Kids In Crisis: A KSNT News Special Report

TOPEKA, Kan. (KSNT) – Children in Shawnee County are being hospitalized with mental health issues at a rate higher than the state’s average. In fact, it’s more than double.

The most recent numbers from the Kids Count Data Book show that 7.4 children in 1,000 were hospitalized in Shawnee County last year. Osage County is a close second at 7.2. The number’s just more 3 in 1,000 statewide. That’s why the Shawnee Heights School District is reaching kids in their schools, trying to teach them how to deal with issues like depression and anxiety.

“Kids can’t learn when they are depressed. Kids can’t learn when they suffer from severe anxiety,” Dr. Martin Stessman, the USD 450 superintendent explains.

Dr. Stessman hears the cry for help in his own schools’ halls–principals telling him of the needs their counselors can’t meet. So, a few years ago he hired the district’s first social worker.

“You really just kind of open up the door, and you take what comes.” enter Craig Hidy who’s now in his fourth year as a social worker in the Shawnee Heights School District. He’s one of just two for 3,500 students.

“I think school systems are the perfect fit for mental health because with that, you have someone right there on the forefront that might be able to pinpoint for parents or for families, ‘hey, there’s something that’s not right here’,” Hidy said.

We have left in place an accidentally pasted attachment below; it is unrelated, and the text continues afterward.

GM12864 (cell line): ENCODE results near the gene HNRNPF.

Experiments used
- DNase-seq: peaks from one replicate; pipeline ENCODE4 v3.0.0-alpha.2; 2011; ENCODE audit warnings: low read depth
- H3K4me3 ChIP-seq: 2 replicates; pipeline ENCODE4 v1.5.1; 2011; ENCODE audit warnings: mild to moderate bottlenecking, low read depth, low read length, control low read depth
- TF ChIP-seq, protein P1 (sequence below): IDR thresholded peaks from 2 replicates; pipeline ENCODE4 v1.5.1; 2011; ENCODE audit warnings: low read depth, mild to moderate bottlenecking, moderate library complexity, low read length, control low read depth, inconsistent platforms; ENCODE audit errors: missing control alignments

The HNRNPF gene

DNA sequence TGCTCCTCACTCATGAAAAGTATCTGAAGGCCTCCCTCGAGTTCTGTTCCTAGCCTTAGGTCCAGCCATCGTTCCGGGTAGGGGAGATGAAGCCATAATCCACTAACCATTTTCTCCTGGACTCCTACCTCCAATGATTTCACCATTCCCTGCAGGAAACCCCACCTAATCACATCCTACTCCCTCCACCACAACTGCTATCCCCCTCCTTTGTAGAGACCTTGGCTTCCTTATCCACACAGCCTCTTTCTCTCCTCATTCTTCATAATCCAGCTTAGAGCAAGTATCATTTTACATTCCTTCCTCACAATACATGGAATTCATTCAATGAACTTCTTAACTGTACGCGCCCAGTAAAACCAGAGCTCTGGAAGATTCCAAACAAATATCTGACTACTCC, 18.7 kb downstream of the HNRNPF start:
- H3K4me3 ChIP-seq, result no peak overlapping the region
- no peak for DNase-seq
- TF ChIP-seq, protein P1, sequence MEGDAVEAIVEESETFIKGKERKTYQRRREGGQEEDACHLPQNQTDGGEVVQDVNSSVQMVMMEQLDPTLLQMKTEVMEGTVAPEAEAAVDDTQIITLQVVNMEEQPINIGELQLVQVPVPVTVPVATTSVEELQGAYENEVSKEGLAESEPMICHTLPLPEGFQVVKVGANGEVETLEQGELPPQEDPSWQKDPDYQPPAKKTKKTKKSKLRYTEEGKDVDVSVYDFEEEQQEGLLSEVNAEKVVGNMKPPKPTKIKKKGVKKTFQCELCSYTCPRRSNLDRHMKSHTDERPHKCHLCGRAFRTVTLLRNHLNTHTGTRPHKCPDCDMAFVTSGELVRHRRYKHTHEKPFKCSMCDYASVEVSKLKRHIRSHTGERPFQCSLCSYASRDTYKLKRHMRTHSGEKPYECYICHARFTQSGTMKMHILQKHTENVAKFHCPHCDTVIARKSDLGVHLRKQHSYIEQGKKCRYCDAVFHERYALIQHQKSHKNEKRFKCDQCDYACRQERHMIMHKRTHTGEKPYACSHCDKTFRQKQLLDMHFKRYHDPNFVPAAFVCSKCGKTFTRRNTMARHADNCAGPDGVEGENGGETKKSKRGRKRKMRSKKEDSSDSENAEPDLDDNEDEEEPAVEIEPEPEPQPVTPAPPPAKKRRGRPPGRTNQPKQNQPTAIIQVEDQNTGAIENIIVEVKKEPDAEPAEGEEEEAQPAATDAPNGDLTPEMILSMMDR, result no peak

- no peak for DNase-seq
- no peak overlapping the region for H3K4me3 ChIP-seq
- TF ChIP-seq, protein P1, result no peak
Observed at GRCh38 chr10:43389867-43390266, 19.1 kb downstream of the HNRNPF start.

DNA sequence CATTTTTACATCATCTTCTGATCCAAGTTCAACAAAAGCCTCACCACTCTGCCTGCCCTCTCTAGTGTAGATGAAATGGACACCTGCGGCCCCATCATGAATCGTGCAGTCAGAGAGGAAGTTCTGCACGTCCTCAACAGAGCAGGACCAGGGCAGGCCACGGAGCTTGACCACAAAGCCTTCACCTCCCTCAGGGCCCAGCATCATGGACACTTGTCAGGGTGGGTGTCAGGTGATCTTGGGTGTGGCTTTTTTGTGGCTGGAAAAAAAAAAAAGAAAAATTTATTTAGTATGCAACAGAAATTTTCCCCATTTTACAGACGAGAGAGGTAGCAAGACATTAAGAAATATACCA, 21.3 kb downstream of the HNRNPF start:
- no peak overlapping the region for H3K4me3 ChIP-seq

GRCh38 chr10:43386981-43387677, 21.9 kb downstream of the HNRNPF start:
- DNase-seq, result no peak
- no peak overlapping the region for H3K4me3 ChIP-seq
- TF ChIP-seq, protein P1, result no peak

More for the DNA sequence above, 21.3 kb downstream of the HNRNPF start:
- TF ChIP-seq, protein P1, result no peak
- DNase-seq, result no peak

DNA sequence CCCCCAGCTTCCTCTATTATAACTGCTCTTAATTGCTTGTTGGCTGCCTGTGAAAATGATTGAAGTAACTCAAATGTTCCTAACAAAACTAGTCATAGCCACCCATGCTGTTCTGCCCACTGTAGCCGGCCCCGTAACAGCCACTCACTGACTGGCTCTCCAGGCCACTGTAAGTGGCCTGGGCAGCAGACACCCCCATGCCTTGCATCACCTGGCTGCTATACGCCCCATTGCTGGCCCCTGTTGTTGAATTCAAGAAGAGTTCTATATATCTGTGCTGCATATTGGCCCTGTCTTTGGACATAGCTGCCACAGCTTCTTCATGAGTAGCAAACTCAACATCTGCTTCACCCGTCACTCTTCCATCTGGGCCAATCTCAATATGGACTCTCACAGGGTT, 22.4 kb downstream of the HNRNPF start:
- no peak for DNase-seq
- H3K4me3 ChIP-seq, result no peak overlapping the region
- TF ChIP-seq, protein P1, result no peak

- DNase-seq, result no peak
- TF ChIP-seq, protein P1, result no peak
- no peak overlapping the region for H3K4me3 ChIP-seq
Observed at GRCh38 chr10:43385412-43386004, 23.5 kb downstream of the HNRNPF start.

It’s a team approach that includes all involved but founded on a personal relationship.

“Individually, when I meet with kids one on one, I get to know them really well,” Hidy told KSNT news. “I usually build really good rapport.”

Dr. Stessman is taken aback to be asked whether or not school social workers are worth the cost in salary.

“Absolutely!”, Stessman affirmed. When you help kids at 12, 13, 10, 16, no matter what the age, when you help to intervene and when you help to change the direction when they’re that young, it helps to change the trajectory of their life.”

Stessman says there’s no specific funding for social workers. Their salaries are paid mostly from the general fund, supplemented by their work with special education students. The school district’s two social workers see 50 to 60 kids each–full caseloads that continue to grow.

Mental health is a major issue every school in Shawnee County is dealing with.

“Some are doing more, some are doing less, but I think everyone is doing what they can.”

There’s educated speculation as to why Shawnee County’s numbers for children needing mental healthcare are so high. Educators and mental health experts think it may be because The Menninger Clinic, and the state hospital were once in the Capital City. Many people moved here to seek treatment, and when those facilities closed, they stayed. We may now be seeing mental health issues passed down to younger generations.

Sadly, many families don’t know where to begin to seek help. But in Shawnee County that’s where the Family Service and Guidance Center steps in.

“We provide outpatient service like family, individual group therapy, but we also provide more intensive service like case management, respite care, psycho-social groups so, a family could receive any kind of mental health support that they needed through family service and guidance center,” Nancy Crago with FSGC advised.

There’s also help in Riley County where the rates of kids being hospitalized for mental health is also higher than the state average. Pawnee Mental Health Services serves the Manhattan area. In fact, there are 29 community mental health centers in Kansas.

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